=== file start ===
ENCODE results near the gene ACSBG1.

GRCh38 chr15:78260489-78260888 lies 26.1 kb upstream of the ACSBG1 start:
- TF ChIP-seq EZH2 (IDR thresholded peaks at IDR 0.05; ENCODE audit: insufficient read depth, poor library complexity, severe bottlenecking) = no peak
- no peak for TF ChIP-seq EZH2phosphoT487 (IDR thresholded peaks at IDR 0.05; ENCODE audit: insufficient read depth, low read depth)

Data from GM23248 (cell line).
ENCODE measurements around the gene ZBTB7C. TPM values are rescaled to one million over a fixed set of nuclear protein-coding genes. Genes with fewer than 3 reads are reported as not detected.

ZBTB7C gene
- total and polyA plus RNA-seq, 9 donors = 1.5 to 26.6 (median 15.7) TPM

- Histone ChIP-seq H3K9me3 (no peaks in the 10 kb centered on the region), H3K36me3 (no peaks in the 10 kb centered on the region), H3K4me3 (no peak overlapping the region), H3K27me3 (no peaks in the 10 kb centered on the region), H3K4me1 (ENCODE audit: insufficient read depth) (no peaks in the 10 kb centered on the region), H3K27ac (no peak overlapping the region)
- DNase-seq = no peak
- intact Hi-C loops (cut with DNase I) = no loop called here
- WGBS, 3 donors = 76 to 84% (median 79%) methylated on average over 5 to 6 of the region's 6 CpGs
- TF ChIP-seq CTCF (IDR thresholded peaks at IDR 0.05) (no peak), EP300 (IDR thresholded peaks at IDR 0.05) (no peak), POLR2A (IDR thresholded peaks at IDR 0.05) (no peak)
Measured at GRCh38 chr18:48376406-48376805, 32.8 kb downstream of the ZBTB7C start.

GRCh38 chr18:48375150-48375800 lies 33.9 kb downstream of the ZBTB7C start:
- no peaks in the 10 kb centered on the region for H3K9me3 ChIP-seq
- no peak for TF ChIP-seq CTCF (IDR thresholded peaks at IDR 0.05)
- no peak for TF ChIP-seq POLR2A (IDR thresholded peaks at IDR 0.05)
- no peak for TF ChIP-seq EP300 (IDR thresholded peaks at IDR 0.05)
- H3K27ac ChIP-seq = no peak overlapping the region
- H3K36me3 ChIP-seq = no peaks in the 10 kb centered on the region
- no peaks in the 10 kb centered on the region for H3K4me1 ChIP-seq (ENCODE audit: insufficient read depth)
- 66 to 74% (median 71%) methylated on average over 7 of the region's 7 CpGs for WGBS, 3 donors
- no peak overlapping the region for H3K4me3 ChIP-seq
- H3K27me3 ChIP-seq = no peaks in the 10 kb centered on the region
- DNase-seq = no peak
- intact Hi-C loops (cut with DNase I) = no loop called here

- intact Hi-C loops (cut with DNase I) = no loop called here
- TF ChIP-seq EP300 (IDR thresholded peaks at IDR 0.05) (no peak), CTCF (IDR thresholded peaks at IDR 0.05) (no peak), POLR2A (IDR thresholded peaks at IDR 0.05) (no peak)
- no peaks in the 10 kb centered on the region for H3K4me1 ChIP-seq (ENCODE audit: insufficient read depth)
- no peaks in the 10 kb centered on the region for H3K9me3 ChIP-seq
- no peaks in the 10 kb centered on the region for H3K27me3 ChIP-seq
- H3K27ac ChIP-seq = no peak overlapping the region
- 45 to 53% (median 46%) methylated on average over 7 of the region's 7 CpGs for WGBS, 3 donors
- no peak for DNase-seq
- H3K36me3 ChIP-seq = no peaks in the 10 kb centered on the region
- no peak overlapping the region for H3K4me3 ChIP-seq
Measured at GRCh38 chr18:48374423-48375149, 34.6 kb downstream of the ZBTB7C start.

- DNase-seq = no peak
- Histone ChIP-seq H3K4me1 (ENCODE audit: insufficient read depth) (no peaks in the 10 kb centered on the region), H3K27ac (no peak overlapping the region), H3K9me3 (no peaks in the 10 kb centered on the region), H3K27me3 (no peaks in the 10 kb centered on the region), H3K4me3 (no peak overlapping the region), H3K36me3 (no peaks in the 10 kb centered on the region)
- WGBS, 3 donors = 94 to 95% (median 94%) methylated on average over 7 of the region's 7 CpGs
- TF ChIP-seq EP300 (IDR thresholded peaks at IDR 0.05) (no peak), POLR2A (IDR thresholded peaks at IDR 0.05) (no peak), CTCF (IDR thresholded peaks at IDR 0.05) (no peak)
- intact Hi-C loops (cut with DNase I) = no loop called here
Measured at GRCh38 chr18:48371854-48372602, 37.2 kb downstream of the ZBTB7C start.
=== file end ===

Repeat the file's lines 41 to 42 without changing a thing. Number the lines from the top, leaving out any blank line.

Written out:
- WGBS, 3 donors = 94 to 95% (median 94%) methylated on average over 7 of the region's 7 CpGs
- TF ChIP-seq EP300 (IDR thresholded peaks at IDR 0.05) (no peak), POLR2A (IDR thresholded peaks at IDR 0.05) (no peak), CTCF (IDR thresholded peaks at IDR 0.05) (no peak)